‘Truck days’ remembered
They’re the former shearers, wool classers and rouseabouts that braved the heat, isolation and warm beer of the North West.
And more than 50 years on, they’ve still got a story to tell about an era known colloquially as “the truck days”.
Peter Letch was just a teenager from a sheep farm in Clackline when he packed up his life and went north to Fitzroy River in the Kimberley.
It was the start of a 54-year career in the wool industry, of which almost a decade was spent shearing across the Kimberley, Pilbara, Gascoyne and Murchison.
“We spent nine months travelling south, stopping in at various stations along the way,” he said.
“Riding the trucks was rough, dusty, hot, sometimes wet and cold.
“If it wasn’t any of those things it meant you were bogged.
“We pushed the trucks through water. In the early days we had to tie empty 44-gallon drums to the trucks and float them across the rivers.”
Before cattle dominated the WA pastoral stations, mobs of up to 100,000 sheep were commonplace on large properties throughout the Kimberley, Pilbara and Gascoyne.
Each year, hundreds of men would board coastal steamers from Fremantle to start what would have been one of the toughest shearing runs in Australia.
Docking at Port Hedland, Broome and Derby between the 1920s and 1960s, the shearing teams would pile onto the back of trucks and travel from shed to shed.
Challenges involved pushing, pulling and wading across the rivers of the North West, as well as battling soaring temperatures and isolation.
For some the runs would last up to eight months, while others would be away from home for years at a time.
The main contractors were Synott & Dunbar and Pastoral Labour Bureau.
Terry Wilkonson, 93, was one of 60 young men pulled out of the army and placed into a shearing team heading north in the early 1940s.
He boarded a coal steamer from Fremantle and spent two years working in WA’s North.
“It was more or less like being in camp . . .. it was real sticky heat, the bugs in the water nearly killed me,” he said.
Colonists first brought sheep to Australia in 1829 and in 1863 they were taken to the North West.
By the 1880s they had spread to the Kimberley and central regions.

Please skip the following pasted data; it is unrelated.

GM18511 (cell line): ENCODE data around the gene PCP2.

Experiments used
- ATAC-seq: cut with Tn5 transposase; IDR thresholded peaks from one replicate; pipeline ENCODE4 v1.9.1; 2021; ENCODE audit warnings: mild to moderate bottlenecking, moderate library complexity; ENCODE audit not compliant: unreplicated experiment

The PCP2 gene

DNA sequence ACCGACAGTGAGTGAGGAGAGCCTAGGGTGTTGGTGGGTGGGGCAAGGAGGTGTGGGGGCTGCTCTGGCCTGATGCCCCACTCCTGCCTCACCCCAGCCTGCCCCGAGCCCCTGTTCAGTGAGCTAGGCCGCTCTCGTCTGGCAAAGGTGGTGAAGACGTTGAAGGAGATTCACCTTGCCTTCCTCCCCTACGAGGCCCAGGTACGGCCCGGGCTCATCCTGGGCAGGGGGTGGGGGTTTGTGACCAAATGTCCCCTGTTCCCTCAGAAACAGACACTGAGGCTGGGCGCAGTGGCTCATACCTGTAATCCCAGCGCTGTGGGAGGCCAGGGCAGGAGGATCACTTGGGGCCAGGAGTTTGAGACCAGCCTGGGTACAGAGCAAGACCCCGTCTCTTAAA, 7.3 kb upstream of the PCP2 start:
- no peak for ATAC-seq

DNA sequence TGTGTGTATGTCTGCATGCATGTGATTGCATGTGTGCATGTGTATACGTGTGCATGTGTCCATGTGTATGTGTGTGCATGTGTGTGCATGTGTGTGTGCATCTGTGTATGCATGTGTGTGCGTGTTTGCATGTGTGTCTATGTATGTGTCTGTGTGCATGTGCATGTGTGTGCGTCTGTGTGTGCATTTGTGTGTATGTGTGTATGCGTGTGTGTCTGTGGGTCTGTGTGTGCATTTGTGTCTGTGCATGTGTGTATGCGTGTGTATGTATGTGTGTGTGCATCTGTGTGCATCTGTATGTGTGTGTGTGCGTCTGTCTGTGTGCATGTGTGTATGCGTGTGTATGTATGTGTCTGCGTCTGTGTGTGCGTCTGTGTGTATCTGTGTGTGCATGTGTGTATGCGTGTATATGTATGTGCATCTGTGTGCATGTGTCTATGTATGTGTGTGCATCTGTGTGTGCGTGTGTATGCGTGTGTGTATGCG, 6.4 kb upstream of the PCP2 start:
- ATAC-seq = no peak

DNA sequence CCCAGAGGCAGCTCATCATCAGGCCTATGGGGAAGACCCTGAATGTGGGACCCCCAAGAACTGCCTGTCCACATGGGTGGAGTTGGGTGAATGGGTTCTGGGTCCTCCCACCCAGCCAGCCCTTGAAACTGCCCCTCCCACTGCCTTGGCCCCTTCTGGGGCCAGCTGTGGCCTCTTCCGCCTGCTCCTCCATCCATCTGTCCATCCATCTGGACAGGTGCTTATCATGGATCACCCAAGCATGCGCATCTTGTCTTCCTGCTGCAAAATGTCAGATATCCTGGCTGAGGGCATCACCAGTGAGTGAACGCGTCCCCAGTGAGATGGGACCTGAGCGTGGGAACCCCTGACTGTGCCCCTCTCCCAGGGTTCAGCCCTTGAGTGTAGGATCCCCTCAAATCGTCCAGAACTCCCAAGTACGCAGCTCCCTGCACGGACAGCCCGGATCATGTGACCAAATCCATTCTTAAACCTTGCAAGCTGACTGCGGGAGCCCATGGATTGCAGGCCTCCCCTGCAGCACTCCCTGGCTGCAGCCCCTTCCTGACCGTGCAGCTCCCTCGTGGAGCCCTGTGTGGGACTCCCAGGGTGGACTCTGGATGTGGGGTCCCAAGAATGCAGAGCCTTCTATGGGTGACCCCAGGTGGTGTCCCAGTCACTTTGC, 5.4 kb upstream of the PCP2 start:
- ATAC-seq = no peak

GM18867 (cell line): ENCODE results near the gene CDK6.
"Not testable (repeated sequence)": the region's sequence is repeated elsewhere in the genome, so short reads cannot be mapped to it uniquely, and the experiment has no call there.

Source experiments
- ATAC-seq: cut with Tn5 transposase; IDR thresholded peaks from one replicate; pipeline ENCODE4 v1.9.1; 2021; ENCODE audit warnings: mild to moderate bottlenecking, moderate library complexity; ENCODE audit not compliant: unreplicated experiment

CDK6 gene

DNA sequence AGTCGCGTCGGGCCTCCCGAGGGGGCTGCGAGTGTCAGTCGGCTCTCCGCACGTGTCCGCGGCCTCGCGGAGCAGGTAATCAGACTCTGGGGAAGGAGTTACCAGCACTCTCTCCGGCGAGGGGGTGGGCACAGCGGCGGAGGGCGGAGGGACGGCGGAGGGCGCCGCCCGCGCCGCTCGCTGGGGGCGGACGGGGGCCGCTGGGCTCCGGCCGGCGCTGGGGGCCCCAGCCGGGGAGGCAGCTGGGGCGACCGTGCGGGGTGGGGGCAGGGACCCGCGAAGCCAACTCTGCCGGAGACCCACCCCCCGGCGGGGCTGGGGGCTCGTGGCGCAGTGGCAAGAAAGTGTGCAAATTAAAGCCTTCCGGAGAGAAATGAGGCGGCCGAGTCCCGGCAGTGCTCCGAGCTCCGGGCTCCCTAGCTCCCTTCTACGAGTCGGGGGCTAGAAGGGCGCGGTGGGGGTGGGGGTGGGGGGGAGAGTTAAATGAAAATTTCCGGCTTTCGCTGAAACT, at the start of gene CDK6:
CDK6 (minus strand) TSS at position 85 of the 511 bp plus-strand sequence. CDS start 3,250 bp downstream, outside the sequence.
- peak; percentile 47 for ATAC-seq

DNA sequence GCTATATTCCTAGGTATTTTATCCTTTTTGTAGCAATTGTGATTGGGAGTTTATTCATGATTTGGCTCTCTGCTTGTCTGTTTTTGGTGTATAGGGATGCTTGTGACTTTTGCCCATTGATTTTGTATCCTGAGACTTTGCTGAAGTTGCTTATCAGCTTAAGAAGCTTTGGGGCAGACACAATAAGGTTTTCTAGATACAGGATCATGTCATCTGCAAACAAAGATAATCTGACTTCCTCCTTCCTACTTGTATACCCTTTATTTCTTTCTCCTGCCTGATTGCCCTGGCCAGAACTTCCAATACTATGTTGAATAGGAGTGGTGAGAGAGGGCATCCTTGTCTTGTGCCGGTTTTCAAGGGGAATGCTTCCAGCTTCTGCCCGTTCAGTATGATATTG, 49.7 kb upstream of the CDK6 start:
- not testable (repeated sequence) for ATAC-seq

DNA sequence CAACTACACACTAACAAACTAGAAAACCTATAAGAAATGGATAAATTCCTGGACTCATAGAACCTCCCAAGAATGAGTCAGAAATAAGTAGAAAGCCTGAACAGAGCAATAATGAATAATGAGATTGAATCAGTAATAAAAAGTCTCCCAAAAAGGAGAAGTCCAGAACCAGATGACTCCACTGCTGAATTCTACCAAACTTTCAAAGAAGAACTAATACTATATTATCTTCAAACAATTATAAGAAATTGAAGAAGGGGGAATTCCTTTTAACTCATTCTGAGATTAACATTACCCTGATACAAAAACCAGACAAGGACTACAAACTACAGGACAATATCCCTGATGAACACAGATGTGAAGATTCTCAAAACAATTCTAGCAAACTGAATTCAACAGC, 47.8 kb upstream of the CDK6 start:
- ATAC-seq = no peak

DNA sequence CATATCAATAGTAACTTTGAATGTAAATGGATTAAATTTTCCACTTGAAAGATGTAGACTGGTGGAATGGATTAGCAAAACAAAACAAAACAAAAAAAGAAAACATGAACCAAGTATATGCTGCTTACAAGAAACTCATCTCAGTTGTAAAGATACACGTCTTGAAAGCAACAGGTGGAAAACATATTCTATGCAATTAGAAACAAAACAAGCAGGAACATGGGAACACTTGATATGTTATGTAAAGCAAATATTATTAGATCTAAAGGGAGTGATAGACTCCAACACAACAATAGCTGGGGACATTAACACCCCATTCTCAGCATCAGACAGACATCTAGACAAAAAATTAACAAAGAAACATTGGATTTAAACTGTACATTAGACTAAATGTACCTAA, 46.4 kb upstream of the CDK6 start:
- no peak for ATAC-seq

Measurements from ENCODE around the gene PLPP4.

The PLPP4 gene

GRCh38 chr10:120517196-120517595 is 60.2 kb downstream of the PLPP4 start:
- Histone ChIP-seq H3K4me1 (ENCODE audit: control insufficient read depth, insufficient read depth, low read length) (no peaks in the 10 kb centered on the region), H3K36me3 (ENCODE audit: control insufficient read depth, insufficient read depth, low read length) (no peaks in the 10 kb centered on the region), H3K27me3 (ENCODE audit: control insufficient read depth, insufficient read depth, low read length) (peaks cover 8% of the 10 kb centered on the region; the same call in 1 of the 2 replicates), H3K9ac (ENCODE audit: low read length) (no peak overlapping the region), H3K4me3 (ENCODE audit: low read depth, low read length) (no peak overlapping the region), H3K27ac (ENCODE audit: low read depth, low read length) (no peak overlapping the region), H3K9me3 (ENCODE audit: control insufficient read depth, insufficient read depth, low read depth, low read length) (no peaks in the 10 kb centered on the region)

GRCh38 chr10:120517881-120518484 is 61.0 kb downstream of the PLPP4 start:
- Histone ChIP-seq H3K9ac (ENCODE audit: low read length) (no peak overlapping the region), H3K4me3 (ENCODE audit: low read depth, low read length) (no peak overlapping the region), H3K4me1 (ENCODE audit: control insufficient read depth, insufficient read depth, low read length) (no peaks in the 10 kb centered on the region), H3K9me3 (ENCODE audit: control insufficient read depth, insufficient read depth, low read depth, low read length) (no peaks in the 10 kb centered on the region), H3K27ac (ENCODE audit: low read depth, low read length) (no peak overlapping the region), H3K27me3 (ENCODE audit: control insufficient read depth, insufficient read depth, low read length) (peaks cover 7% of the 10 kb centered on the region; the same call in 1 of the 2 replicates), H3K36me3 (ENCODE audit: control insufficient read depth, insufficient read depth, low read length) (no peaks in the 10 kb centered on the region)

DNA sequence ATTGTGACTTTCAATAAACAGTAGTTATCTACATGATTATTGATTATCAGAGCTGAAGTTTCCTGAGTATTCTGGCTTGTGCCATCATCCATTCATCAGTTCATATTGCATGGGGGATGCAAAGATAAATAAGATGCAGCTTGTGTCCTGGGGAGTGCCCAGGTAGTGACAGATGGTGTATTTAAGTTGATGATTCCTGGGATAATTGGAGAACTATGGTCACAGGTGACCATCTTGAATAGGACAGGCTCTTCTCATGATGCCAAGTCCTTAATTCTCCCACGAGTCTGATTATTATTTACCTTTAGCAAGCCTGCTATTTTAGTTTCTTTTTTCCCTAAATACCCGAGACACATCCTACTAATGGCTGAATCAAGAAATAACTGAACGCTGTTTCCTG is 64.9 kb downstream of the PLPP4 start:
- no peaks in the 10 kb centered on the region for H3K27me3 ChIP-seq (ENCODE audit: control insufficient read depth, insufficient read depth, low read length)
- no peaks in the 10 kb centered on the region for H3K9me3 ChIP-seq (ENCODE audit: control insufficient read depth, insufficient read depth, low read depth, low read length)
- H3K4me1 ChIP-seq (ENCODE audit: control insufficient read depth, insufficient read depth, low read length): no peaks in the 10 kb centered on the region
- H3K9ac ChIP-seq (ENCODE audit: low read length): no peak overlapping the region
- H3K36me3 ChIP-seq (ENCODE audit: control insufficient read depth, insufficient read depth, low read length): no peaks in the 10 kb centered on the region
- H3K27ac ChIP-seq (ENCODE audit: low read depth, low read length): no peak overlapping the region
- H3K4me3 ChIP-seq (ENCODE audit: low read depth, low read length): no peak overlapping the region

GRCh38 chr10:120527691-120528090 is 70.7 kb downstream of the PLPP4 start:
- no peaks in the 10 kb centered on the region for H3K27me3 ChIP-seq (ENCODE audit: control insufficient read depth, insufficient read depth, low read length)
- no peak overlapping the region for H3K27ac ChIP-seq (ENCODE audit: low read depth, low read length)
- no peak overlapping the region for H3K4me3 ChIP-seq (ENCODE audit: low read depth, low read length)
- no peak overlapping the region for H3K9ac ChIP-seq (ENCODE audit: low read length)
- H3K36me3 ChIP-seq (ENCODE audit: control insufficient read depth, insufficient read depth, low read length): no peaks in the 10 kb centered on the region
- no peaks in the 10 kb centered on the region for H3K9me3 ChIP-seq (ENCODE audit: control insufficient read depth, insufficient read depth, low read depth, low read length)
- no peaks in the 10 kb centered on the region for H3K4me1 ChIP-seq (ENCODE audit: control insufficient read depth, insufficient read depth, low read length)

In 1950, an estimated 50 million sheep inhabited Western Australia and the State’s economy was said to “ride on the sheep’s back”.
Now, more than 30 years after the last sheep was dragged over the northern boards, a film has been released to chronicle the history of shearing in the North West.
The 32-minute piece, Shearers: The Truck Days, was commissioned by the Shearers and Pastoral Workers Social Club.
It features interviews with former shearers and old photos and footage from the time.
Some of those behind the film were reunited recently while visiting a 1948 Bedford shearers' truck on display at Revolutions Transport Museum, Whiteman Park.
The truck is on permanent loan to the museum by the family of contractor Marc Synnot.
Museum curator Valerie Humphrey said the truck was purposebuilt to be put onto ships.
“The truck was put on the ship at Fremantle, and would get off at Derby, and the team would get off and shear their way down the State,” she said.
“If it was a good season, they would be lucky to get back to Perth in time for Christmas.”
For Mr Letch, his life spent as a shearer during the truck days are some of his fondest memories.
“I think it was the adventure of being out in the wild world,” he said.
Copies of the film are available at North West local government libraries and the Battye Library in Perth.
It is also available to buy on DVD through the SPWSC.
A shearing team travels by truck.
Crossing a northern river during the 1950s.